## How do you find the optimal solution for an application?

The Simplex Method can be applied to the brewery application developed earlier in the chapter.

### Example 4 Find the Optimal Production Level

The linear programming problem for the craft brewery is

where *x*_{1} is the number of barrels of pale ale, and *x*_{2} is the number of barrels of porter. Use the Simplex Method to find the production level that maximizes profit.

**Solution** In Example 1, we added slack variables and found the initial simplex tableau for this standard maximization problem.

The initial simplex tableau is a 4 x 7 matrix,

The most negative entry in the indicator row is -100. This entry means the pivot column is the first column in the tableau. The quotients formed from the last column and the pivot column,

indicate that the third row is the pivot row.

The third row must be multiplied by ^{1}/_{23.8} to change the pivot to a 1.

The entries in the first six columns are shown rounded to three decimal places when necessary, and the entries in the last column are rounded to the nearest tenth.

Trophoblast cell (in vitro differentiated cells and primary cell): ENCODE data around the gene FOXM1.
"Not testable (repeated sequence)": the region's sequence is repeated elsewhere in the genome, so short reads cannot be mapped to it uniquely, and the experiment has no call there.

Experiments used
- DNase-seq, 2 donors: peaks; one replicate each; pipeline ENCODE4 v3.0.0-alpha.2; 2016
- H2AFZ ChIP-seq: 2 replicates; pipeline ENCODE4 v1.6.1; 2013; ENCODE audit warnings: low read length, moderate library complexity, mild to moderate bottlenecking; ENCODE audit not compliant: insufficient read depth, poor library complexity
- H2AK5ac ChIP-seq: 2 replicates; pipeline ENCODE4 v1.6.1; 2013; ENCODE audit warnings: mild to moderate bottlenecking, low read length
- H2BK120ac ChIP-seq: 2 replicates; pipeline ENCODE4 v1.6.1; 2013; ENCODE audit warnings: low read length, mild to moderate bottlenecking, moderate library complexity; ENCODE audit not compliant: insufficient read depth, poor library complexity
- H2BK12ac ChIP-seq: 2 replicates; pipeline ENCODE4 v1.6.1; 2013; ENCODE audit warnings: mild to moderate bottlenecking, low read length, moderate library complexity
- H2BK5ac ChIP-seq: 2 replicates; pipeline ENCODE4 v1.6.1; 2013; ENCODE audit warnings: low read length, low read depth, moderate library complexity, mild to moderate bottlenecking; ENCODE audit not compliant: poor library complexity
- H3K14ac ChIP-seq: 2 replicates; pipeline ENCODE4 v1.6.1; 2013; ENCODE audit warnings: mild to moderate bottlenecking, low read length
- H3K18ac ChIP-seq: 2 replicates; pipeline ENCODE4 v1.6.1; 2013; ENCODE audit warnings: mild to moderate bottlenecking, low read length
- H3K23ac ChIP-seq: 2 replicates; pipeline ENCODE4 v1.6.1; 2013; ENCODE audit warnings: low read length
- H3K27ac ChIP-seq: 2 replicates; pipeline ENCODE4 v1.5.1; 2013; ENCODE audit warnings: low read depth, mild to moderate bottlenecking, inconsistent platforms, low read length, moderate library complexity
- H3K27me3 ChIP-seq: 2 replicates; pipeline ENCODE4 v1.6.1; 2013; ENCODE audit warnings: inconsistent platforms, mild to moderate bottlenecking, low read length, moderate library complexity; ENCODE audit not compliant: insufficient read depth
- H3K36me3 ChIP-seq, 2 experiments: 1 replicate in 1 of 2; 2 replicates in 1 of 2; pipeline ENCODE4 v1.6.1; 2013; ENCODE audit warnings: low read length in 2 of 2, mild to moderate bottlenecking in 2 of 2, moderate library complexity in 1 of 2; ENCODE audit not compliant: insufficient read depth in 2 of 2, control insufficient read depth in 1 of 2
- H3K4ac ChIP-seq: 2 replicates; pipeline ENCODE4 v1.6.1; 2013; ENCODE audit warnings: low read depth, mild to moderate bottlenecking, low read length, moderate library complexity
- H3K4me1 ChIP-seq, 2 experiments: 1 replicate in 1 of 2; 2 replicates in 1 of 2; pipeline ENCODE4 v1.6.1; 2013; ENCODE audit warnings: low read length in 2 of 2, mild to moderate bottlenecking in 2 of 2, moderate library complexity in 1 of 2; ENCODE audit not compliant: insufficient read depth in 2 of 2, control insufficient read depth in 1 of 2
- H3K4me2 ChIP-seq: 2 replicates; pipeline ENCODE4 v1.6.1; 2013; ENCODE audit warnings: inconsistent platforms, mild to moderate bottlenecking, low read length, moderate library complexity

Now we need to use three row operations to place zeros in the rest of the pivot column.

The negative number in the indicator row tells us that the second column will be the new pivot column.

To locate the new pivot, form the quotients with the last column and second column. The quotients for the individual rows are

The numbers shown in the quotient are rounded numbers, and the amount calculated is rounded to the nearest integer. This does not affect our choice of the pivot row. If the quotients are close to each other, carry more decimals so you do not choose the wrong pivot row due to rounding. The new pivot is 0.544 in the first row, second column.